Yet among the dodgy guiding principles that have played a key role in the creation and direction of Spank the Monkey is the idea that all the artists showcased here are operating outside the gallery system: that they are rebels and renegades, Robin Hoods of the spray can, skateboarding William Tells. Let us, therefore, immediately savour the paradox of all these exhibitors fighting the gallery system by having a show in a gallery. Brilliant.
The next big joke of a premise is that the rebellion we are watching is a youthful one. Youth, says the chap in the catalogue, “is a highly coded and discrete mode of resistance”. Perhaps. But what has that got to do with this lot? Some of them are nearly as old as I am.
Yasumasa Yonehara, the show’s eye-popping peddler of oriental soft porn, whose work is concerned solely with lusting after beautiful Japanese girls half his age, was born in 1959 and might need a wheeled Zimmer frame to negotiate the skateboard ramp that has been plopped down so hopefully at the centre of this display.
Takashi Murakami, who is so rebellious that he has designed an extremely expensive suite of handbags for Louis Vuitton, is 44. Even Barry McGee, on the face of it the wildest cat in this litter, who sets fire to trucks and mounts discos in their smouldering remains, dates from 1966 and was born in San Francisco at the height of flower power. Why, he’s practically a piece of hippie memorabilia.
So they’re not young. And they’re not rebels. What, then, are they? A bunch of middle-aged air guitarists would be my cruellest answer, a loose grouping of pretend loners united only by their shared imagining that each of them is somehow going against the system, when all of them are, in fact, furiously perpetuating a new one. The chap in the catalogue is absolutely right about youth when he insists: “Today, more than ever before, it is everything.” So much so that even these old guys are desperate for another stab at it.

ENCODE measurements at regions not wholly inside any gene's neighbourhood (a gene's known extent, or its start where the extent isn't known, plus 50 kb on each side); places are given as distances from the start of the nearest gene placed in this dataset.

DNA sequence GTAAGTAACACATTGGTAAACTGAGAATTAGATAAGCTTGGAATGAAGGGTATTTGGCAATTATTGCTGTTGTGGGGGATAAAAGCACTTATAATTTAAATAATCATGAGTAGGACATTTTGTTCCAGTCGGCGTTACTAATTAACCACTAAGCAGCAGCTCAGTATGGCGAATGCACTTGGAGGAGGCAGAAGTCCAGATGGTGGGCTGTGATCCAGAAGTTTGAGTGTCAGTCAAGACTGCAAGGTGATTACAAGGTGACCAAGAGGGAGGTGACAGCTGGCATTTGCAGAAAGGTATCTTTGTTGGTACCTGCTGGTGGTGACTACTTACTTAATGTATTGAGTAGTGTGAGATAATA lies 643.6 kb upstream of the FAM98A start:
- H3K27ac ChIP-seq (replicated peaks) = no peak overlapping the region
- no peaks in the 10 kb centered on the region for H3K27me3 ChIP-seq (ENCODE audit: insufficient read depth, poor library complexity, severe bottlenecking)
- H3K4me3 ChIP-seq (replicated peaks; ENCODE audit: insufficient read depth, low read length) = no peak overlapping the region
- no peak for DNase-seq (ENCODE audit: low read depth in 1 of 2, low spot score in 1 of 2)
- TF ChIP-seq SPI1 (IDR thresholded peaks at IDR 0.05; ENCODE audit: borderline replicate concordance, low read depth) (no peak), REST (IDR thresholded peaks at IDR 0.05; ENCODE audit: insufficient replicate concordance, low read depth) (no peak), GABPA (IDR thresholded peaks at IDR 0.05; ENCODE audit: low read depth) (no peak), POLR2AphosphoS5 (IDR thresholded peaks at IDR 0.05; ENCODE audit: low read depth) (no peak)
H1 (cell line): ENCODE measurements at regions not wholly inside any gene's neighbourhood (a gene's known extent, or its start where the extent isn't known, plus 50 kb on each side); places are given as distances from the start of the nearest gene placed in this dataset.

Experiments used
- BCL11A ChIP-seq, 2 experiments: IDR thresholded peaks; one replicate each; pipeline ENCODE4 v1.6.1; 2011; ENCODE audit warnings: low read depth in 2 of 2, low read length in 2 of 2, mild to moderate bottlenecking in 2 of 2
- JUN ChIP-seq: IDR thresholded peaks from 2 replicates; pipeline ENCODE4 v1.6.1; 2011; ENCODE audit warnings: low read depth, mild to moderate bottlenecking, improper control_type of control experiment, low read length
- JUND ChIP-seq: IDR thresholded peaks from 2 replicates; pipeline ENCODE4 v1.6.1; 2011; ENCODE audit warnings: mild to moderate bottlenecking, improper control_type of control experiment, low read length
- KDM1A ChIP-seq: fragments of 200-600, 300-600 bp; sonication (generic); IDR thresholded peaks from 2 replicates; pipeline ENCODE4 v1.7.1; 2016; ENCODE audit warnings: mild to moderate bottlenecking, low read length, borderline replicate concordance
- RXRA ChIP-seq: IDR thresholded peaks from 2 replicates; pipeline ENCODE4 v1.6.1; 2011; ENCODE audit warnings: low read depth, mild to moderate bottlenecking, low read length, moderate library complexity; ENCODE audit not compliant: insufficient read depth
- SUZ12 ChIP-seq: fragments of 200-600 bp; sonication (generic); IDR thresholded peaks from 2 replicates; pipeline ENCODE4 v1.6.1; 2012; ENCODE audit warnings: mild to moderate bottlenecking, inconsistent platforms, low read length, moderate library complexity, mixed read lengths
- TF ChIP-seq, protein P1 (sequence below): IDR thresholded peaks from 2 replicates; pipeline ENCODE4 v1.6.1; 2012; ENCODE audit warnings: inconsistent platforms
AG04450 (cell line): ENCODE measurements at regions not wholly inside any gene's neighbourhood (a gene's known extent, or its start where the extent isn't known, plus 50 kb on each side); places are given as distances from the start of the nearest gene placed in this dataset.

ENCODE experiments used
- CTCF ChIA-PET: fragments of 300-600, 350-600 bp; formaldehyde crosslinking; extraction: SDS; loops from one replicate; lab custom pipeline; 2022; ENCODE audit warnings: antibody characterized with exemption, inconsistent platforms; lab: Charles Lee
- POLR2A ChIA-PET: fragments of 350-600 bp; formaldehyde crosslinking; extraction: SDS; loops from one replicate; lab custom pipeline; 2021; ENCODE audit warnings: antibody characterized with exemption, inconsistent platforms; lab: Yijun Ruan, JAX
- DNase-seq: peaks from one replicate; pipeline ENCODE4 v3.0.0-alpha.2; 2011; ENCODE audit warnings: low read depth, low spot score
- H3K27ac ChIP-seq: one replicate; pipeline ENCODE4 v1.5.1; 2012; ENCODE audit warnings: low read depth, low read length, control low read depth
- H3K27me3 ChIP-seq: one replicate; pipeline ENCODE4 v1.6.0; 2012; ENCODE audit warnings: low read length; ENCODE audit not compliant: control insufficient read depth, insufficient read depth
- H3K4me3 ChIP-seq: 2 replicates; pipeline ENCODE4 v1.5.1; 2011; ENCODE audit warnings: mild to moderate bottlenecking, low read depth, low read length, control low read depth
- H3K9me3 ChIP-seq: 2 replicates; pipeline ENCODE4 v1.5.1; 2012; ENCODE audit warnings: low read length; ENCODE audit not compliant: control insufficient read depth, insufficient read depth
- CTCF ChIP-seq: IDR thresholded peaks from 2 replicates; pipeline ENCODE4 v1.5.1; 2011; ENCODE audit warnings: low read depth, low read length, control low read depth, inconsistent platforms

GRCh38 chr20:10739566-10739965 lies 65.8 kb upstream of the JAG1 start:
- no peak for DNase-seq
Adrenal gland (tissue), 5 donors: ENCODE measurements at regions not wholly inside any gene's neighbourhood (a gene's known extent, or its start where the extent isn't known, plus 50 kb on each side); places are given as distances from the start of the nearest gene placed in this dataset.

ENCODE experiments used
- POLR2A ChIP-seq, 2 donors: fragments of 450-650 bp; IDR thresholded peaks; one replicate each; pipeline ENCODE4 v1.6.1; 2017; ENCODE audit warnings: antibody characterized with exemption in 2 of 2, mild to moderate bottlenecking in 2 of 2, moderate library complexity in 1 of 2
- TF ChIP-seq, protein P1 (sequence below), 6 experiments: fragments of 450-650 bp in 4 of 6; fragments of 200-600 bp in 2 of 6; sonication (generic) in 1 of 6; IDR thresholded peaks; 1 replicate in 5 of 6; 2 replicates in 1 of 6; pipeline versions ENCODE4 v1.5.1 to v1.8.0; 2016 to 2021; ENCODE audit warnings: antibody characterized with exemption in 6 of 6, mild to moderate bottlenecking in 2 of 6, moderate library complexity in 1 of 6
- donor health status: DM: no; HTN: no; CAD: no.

Most of the exhibitors, notably the notorious Banksy, started out as graffiti artists, spraying their names on the sides of buildings in that bulging calligraphic style, learnt from hip-hop manuals, that makes all the letters look as if they have eaten too much. I travelled out to Jesmond underground station, where some of the artists have been allowed to cover a platform wall in the familiar colours and howls of graffiti art. What’s remarkable is not how different they all look, but how similar.
The only person paying any attention to their work was me.
Back at the Baltic, Swoon, who is indeed recognisably different from the rest, makes paper cut-outs of life-sized urban ghosts, which she sticks to the walls in a technique apparently known as “wheat-pasting”. I imagine that her highly sentimental images of forlorn ghetto spirits lost in poetic dream worlds work better in an actual ghetto than they do glued to the outside of the lifts at the Baltic.
Most of the exhibitors carry their pretend ghetto settings around with them, having either left the real things behind long ago or, more usually, having never been in one. Faile, a collective of street artists from New York, make paintings about the situation in the Middle East that try to look like weathered Palestinian posters that have been glued for months to a damp wall in Ramallah. McGee stays in America, but has a miniature Red Indian scrawl “Smash the State” above the remains of his burnt-out truck.